Monday 26th February 2018
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The High Court has ordered CBL Insurance be placed into interim liquidation on an application by the Reserve Bank as the insurer's prudential supervisor.
In the High Court in Auckland today, Justice Patricia Courtney ordered the appointment of McGrathNicol's Kare Johnstone and Andrew Grenfell as interim liquidators of CBL Insurance. The application was made without notice and determined today, the judgment said.
Justice Courtenay ruled "there be no publication of information submitted to the court in relation to this application," although the facts and terms of the order and names of the interim liquidators were allowed to be published.
In a statement, the Reserve Bank said the court ordered the appointment of the interim liquidators and issued confidentiality orders relating to the matter.
"Policyholders should address queries about their own position to the liquidators," the central bank said.
The order enables the interim liquidators are empowered to "maintain the assets of the defendant company", including the ability to take custody and control of assets, seek freezing orders, and take control of all global assets irrespective of which country they're located in.
CBL Insurance is a subsidiary of NZX-listed credit surety and financial insurance risk firm CBL Corp. The Reserve Bank has been reviewing the New Zealand insurer to assess the adequacy of its reserving for a French construction business, and set the CBL unit's minimum solvency at 170 percent and required it to consult on any non-business as usual transactions of more than $5 million.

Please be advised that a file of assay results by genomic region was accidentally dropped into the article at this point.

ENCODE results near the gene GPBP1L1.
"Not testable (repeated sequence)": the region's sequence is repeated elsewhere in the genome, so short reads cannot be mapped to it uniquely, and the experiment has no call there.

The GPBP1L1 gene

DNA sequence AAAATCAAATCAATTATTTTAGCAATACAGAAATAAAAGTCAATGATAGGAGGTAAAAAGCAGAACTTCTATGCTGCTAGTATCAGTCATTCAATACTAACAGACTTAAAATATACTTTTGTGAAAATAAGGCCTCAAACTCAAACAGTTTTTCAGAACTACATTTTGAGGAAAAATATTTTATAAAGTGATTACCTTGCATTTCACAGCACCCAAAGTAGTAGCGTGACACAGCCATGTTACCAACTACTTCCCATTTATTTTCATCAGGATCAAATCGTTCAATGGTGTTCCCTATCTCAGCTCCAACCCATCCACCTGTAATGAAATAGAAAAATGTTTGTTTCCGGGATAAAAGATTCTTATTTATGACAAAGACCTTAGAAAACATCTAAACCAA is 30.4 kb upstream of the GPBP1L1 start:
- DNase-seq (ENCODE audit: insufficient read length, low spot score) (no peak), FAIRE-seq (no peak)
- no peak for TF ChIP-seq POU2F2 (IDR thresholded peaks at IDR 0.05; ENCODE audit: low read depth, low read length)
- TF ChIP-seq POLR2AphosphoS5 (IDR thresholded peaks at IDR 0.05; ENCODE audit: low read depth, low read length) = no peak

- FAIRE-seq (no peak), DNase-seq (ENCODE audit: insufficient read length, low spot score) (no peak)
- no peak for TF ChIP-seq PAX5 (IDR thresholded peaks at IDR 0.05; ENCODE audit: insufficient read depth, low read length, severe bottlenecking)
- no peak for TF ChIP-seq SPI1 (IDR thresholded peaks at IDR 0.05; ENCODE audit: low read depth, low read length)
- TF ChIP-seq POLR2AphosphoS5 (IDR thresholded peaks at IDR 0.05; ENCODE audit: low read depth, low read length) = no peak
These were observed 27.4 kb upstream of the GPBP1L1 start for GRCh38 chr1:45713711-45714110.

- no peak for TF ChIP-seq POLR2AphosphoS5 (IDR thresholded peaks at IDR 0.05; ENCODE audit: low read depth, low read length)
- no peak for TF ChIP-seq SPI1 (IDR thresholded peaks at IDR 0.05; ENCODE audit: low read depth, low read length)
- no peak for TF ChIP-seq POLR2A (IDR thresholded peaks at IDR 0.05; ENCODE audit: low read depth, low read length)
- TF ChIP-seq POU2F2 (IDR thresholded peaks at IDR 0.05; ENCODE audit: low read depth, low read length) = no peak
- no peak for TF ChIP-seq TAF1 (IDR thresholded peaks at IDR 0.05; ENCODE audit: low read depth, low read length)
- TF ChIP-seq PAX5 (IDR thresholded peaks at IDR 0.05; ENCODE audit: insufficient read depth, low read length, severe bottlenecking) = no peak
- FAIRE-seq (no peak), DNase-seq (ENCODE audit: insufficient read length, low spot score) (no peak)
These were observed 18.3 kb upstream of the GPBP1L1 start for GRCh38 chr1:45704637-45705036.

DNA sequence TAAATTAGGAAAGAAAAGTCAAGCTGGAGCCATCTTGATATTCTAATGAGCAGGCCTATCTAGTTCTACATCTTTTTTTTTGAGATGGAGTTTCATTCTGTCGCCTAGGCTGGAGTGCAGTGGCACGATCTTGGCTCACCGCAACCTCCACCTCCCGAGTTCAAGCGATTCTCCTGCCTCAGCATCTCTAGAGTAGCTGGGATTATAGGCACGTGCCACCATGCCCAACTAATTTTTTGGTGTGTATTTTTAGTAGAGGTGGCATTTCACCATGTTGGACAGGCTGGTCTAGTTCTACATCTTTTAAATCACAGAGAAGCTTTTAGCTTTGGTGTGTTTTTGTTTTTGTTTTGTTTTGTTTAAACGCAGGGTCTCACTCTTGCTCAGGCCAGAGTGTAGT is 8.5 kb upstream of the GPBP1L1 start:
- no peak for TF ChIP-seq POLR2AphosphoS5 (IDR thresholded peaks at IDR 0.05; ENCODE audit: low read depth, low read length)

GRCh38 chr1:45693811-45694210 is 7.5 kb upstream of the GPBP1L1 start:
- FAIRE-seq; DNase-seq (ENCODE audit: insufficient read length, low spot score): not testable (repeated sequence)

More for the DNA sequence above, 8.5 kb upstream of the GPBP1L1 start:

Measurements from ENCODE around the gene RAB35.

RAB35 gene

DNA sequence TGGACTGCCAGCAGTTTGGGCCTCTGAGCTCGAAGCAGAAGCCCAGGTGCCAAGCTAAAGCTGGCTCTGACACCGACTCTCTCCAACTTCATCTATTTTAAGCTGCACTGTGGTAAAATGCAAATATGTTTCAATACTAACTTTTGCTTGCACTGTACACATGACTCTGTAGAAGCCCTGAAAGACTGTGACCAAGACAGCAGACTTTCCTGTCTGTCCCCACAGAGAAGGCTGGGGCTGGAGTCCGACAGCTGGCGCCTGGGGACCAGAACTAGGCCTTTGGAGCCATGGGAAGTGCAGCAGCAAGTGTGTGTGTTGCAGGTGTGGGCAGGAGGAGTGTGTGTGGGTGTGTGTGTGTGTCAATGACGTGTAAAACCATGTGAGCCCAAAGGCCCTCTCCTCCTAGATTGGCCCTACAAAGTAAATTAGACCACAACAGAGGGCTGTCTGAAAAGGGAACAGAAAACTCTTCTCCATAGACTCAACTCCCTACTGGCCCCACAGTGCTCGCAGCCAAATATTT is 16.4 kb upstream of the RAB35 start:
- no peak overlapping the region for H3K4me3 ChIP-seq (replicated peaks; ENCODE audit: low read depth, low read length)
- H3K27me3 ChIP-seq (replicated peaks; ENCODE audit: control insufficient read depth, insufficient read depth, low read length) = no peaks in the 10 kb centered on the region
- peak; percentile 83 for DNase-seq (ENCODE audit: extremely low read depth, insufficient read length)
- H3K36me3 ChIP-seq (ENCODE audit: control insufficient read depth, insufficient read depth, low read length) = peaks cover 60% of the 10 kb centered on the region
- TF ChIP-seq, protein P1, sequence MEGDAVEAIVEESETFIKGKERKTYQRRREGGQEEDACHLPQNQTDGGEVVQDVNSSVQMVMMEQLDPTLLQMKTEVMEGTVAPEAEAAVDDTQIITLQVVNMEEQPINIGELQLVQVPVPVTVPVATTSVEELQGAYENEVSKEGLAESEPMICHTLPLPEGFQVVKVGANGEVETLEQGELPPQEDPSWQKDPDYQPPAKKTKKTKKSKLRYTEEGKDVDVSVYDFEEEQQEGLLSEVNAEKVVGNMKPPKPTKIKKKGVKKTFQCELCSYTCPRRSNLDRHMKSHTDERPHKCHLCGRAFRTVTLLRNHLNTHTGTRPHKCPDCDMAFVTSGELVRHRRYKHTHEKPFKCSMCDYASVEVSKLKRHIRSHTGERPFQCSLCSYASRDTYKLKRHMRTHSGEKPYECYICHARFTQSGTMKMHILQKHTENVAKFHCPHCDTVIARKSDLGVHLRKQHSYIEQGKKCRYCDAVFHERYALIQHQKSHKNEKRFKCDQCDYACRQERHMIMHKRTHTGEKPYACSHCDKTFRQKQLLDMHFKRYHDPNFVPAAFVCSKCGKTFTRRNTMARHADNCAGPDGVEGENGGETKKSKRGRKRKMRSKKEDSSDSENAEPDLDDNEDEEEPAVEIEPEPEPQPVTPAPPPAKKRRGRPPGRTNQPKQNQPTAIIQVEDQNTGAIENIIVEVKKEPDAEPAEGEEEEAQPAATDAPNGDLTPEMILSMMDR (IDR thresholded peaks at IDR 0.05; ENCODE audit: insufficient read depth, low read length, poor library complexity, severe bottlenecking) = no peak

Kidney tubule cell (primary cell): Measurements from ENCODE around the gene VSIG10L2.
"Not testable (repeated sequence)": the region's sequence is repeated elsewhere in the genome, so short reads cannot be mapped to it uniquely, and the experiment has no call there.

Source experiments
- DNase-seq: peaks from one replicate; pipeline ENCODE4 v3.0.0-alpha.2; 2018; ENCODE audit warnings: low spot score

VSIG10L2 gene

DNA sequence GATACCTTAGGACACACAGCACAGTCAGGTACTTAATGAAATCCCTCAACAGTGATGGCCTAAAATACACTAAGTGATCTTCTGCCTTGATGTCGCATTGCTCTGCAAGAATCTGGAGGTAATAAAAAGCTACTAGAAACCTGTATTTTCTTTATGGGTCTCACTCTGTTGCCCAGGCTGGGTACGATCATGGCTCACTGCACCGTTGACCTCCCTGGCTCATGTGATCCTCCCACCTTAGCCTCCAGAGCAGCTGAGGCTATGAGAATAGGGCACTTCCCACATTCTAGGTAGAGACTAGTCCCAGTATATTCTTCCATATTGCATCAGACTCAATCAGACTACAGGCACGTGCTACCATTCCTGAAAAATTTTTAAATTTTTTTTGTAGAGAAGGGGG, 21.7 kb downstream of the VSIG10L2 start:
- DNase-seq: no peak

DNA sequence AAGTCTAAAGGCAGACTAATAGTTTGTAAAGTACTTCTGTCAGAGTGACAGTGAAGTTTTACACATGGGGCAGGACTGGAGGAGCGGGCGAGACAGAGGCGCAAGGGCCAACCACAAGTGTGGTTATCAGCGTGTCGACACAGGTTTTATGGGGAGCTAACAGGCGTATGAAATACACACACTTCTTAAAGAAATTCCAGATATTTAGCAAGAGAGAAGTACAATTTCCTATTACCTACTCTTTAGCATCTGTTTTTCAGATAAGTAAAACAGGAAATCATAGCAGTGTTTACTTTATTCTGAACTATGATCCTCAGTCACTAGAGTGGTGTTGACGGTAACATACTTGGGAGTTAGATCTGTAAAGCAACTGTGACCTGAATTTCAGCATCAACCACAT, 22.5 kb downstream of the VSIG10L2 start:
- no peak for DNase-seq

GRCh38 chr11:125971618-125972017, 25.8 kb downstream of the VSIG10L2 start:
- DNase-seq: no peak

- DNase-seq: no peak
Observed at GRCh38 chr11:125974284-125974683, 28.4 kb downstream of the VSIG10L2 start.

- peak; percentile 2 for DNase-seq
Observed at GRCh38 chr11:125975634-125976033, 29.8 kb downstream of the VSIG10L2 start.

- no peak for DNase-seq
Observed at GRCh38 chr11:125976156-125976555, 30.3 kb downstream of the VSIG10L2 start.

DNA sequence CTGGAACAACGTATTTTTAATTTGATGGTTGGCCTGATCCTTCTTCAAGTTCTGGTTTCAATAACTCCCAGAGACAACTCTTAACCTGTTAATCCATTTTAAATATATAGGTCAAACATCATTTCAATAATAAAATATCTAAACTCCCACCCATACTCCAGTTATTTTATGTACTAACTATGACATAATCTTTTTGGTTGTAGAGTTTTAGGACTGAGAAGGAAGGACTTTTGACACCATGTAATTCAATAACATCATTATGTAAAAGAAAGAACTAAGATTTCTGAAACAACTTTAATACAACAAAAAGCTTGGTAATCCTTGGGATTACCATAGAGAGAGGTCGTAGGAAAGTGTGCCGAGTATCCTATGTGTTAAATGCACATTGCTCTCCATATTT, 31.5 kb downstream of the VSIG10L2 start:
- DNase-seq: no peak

Those issues have also attracted attention from the Central Bank of Ireland, where CBL Insurance Europe DAC is domiciled, with the Irish regulator instructing the insurer to stop writing new business immediately.
Earlier this month CBL Corp said it was hiring advisers to sell the French construction insurance division and had triggered legal rights against the vendors who sold the Kiwi company the unit.
CBL's stock has been suspended from trading on the NZX as the stock market operator tries to work out whether it's kept the market informed of material information and met continuous disclosure obligations, which has also attracted engagement from the Financial Markets Authority. The shares last traded at $3.17 before being suspended, more than twice the $1.55 price the shares were sold at in an initial public offering in late 2015.
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